Searching over 5,500,000 cases.

Buy This Entire Record For $7.95

Official citation and/or docket number and footnotes (if any) for this case available with purchase.

Learn more about what you receive with purchase of this case.



July 14, 1969


In a coram nobisproceeding, defendant appeals from an order of the Supreme Court, Kings County, entered May 23, 1966, which denied the application after a hearing.

Beldock, P. J., Christ, Brennan and Rabin, JJ., concur; Hopkins, J., dissents.

In our view, the Ramos case is distinguishable in that upon the defendant's acceptance of the plea therein the court specifically instructed the defendant that should he attempt to disturb the plea or the conviction thereon within 31 days after sentence, by appeal or otherwise, "'the plea will not stand, and also the promise of the district attorney to dismiss the robbery charge will not stand.'" In short, in Ramos the defendant was threatened that the very conviction stemming from his guilty plea was to be vacated if he appealed it. At bar it was merely stipulated that an additional indictment would not be dismissed until the time to appeal from the conviction based on appellant's guilty plea had expired. Hence, the conviction based on his guilty plea would not be disturbed. Under these circumstances the defendant was not deprived of his right to appeal, for the only consequence of his appealing would be the District Attorney's not procuring dismissal of a pending indictment. Furthermore, in Ramos the Trial Justice actively participated in the plea bargaining process and referred pointedly to the conditions under which he was accepting the defendant's guilty plea, whereas at bar there is no indication that the court took any part in the bargaining process.


 Order affirmed. The dissenting memorandum herein, which contains the relevant facts, concludes that People v. Ramos (30 A.D.2d 848) is controlling.

Hopkins, J., dissents and votes to reverse the order, to vacate the judgment of conviction and to remand the case for resentence, nunc pro tunc as of the date sentence was originally imposed, with the following memorandum:

Defendant was convicted of attempted burglary in the third degree on his plea of guilty. He had also been charged under a separate indictment with the commission of the crimes of the sale of a narcotic and possession of a narcotic with the intent to sell, as a misdemeanor. Both the People and defendant agree that his plea of guilty to the burglary indictment was accepted on the stipulation that the indictment charging him with the sale and possession of narcotics would be dismissed 31 days after sentencing, provided no appeal had been taken by him. That stipulation in my opinion was unlawful as an effective inhibition on defendant's right to appeal (People v. Ramos, 30 A.D.2d 848). Defendant was placed into the position of surrendering a review of a possibly onerous sentence and of any prejudicial defect in the proceedings leading to the sentence or standing trial on the other pending indictment. The reasoning underlying our determination in Ramos that the right of appeal cannot be the subject of a bargain in the inducement of a guilty plea because of the public policy of the State to preserve "that right as an effective, if imperfect, safeguard against impropriety or error" (People v. Pride, 3 N.Y.2d 545, 549) has equal force here. It is of no consequence,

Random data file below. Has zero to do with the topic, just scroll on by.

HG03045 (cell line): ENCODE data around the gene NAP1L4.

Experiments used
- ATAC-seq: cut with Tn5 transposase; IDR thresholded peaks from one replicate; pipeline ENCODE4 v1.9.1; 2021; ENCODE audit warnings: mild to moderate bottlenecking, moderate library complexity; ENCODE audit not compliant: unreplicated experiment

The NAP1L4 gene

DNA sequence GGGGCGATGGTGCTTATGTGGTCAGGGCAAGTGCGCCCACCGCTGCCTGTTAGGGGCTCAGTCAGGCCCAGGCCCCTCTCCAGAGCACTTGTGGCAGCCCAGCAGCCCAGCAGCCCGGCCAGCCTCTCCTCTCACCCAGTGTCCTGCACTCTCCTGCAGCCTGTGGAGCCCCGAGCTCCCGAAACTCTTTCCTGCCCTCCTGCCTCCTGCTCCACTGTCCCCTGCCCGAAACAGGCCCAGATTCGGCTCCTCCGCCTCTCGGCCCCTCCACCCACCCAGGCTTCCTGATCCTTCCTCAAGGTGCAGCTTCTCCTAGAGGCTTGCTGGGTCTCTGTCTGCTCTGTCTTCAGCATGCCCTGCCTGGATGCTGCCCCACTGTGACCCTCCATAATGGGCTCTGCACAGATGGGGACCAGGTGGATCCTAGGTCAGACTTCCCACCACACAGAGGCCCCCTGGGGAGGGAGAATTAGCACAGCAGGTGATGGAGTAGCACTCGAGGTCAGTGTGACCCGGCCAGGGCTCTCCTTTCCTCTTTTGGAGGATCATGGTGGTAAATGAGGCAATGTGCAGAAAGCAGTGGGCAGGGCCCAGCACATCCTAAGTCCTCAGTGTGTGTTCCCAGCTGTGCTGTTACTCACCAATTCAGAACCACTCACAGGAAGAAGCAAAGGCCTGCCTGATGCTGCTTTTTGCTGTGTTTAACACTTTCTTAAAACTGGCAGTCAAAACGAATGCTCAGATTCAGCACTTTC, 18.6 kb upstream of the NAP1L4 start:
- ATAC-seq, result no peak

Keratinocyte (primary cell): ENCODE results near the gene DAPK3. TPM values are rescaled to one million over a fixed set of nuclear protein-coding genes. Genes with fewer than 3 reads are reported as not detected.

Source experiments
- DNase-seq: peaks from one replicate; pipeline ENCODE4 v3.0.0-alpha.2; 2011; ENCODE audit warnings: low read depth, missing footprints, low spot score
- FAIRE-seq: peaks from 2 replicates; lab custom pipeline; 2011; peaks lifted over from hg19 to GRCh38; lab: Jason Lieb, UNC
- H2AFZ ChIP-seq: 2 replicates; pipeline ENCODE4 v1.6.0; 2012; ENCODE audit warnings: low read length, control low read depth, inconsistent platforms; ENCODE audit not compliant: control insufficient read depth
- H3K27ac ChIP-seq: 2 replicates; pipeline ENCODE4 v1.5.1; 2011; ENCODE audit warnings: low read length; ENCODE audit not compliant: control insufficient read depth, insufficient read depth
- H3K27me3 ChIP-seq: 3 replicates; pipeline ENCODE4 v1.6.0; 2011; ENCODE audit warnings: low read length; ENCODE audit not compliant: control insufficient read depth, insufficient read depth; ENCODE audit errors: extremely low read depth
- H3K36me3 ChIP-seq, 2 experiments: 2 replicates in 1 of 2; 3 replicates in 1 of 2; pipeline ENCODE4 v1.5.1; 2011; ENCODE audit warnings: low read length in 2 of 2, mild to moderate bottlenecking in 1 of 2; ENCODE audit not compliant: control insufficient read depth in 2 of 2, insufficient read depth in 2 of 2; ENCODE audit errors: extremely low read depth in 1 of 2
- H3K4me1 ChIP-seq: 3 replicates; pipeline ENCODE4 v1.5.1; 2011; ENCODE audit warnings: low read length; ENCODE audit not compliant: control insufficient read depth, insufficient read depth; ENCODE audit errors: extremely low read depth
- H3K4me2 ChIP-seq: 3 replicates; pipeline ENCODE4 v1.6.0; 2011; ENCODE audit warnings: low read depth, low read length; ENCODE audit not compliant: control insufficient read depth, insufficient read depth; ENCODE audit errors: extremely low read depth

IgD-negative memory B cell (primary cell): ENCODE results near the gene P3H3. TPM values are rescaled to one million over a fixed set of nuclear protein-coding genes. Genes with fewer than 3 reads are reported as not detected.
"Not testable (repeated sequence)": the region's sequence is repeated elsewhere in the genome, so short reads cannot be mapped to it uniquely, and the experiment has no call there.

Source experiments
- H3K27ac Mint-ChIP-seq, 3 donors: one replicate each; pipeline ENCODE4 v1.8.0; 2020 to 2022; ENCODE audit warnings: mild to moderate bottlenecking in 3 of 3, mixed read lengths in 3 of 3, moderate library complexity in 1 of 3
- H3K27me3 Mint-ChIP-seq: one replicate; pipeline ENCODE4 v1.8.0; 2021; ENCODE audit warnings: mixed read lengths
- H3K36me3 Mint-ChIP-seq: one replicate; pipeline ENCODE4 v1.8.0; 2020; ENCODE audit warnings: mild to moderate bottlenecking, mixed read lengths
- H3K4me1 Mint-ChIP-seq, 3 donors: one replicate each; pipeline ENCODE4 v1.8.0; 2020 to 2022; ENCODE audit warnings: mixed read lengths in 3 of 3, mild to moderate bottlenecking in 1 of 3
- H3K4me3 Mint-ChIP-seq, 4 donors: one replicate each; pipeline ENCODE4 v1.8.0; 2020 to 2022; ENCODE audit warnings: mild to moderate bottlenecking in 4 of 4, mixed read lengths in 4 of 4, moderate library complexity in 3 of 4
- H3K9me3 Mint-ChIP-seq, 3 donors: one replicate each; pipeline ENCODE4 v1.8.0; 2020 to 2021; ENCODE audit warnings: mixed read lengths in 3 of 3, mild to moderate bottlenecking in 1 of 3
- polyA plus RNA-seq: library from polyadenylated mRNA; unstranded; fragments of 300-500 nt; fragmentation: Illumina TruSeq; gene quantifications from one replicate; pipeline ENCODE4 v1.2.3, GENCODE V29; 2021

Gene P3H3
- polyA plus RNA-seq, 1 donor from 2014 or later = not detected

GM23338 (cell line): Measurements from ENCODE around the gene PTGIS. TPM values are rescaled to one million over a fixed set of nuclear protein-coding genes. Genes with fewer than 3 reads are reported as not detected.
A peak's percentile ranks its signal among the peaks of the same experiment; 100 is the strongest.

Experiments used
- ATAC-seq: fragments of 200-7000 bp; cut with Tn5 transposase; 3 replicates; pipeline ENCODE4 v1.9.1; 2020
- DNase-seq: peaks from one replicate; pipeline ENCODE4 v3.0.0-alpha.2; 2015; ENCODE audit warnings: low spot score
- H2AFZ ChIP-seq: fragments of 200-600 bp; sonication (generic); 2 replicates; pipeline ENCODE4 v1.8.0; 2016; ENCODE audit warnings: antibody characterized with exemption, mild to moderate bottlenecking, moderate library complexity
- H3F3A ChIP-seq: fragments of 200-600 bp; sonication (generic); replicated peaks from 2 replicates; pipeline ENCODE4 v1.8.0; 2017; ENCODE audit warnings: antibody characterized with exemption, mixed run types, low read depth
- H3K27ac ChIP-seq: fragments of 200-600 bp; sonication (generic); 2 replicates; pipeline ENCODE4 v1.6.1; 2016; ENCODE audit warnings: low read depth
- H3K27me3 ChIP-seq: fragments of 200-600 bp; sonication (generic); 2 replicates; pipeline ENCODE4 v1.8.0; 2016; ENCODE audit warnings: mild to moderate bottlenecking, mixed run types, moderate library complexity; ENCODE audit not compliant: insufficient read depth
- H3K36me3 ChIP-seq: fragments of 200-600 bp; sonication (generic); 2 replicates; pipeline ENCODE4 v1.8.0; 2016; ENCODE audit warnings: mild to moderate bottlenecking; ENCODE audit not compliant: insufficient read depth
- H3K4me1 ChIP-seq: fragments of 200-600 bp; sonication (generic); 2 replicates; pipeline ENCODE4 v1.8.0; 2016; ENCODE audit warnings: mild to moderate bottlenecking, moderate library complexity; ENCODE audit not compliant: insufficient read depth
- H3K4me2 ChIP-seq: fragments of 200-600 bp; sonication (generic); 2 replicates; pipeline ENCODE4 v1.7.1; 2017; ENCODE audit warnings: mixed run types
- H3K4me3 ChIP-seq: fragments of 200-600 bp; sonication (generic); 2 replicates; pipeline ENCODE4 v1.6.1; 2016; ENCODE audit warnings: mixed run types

--> in the light of the objectives of that public policy, that defendant was confronted with two indictments arising out of separate crimes, or that the court concededly did not inject itself as actively in the plea bargaining as occurred in Ramos. The point is that defendant should not have been compelled to give up the right to appellate review as a condition imposed by the prosecution and approved by the court before his plea would be accepted. Hence, the appropriate procedure to follow is to vacate the judgment and to remand the case for resentencing so that defendant's right to appeal may be exercised.


© 1998 VersusLaw Inc.

Buy This Entire Record For $7.95

Official citation and/or docket number and footnotes (if any) for this case available with purchase.

Learn more about what you receive with purchase of this case.